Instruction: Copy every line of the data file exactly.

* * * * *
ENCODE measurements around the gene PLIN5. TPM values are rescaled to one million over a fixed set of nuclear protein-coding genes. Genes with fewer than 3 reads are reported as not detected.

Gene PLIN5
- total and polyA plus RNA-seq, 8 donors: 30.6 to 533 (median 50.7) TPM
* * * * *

ENCODE measurements around the gene PLIN5. TPM values are rescaled to one million over a fixed set of nuclear protein-coding genes. Genes with fewer than 3 reads are reported as not detected.

Gene PLIN5
- total and polyA plus RNA-seq, 8 donors: 30.6 to 533 (median 50.7) TPM